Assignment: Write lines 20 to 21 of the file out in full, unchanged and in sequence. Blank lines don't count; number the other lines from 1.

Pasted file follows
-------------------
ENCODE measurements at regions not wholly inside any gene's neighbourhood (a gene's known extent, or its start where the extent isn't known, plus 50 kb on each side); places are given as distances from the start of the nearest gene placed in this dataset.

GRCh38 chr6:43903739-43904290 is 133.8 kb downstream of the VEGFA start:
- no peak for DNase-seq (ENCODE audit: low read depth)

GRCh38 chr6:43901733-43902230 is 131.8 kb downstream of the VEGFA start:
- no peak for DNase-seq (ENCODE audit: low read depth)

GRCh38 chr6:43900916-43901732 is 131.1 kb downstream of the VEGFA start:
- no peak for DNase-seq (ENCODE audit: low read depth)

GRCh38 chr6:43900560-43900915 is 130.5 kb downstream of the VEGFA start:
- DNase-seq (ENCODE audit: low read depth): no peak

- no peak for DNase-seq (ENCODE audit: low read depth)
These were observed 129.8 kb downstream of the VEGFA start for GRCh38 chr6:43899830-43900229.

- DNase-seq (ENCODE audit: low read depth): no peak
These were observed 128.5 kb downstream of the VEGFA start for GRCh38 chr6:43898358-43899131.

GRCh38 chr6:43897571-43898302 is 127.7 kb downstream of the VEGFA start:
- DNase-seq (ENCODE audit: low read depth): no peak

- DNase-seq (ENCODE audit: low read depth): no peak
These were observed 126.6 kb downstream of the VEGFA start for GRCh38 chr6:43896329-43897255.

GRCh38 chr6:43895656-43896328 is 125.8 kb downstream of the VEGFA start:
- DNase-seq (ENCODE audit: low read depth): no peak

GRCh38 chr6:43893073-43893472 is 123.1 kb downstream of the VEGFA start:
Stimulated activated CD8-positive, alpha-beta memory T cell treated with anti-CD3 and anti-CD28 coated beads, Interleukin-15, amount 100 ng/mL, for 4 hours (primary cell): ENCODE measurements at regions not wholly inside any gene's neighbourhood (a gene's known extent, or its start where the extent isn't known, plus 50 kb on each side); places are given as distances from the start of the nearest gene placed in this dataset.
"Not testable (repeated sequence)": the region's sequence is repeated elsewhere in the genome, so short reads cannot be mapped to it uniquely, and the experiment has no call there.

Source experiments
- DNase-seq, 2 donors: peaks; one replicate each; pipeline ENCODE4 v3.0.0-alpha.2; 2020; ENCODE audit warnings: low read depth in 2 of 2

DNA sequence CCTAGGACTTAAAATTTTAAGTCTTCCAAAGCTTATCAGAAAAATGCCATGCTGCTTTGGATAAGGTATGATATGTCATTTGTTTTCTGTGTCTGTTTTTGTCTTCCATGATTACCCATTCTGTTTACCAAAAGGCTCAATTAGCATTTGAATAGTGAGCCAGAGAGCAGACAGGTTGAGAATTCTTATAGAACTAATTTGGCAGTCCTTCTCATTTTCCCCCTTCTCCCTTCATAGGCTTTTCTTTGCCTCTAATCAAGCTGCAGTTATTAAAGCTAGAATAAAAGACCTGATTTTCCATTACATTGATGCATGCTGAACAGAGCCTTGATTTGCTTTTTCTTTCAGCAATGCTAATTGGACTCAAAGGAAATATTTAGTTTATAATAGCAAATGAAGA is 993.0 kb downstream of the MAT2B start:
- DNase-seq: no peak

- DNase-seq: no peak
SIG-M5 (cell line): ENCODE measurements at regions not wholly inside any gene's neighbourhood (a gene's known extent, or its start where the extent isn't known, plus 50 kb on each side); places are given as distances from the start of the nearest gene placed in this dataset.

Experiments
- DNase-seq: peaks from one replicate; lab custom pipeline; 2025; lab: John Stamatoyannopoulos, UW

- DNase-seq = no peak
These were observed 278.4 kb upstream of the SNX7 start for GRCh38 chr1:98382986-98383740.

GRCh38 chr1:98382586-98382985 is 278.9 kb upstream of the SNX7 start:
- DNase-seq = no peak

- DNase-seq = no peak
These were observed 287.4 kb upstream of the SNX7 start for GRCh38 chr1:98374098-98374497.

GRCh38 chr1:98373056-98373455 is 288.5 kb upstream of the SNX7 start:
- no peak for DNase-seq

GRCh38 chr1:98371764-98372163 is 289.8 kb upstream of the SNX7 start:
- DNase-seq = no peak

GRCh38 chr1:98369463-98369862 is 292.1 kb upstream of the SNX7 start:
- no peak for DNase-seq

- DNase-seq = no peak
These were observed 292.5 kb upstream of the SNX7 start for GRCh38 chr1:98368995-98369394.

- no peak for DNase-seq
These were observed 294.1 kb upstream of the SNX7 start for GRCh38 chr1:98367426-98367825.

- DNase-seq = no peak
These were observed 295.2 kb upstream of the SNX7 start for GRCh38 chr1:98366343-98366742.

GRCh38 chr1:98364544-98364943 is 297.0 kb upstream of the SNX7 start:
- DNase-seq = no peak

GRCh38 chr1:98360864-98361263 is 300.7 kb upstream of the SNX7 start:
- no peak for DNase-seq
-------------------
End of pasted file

GRCh38 chr6:43893073-43893472 is 123.1 kb downstream of the VEGFA start:
Stimulated activated CD8-positive, alpha-beta memory T cell treated with anti-CD3 and anti-CD28 coated beads, Interleukin-15, amount 100 ng/mL, for 4 hours (primary cell): ENCODE measurements at regions not wholly inside any gene's neighbourhood (a gene's known extent, or its start where the extent isn't known, plus 50 kb on each side); places are given as distances from the start of the nearest gene placed in this dataset.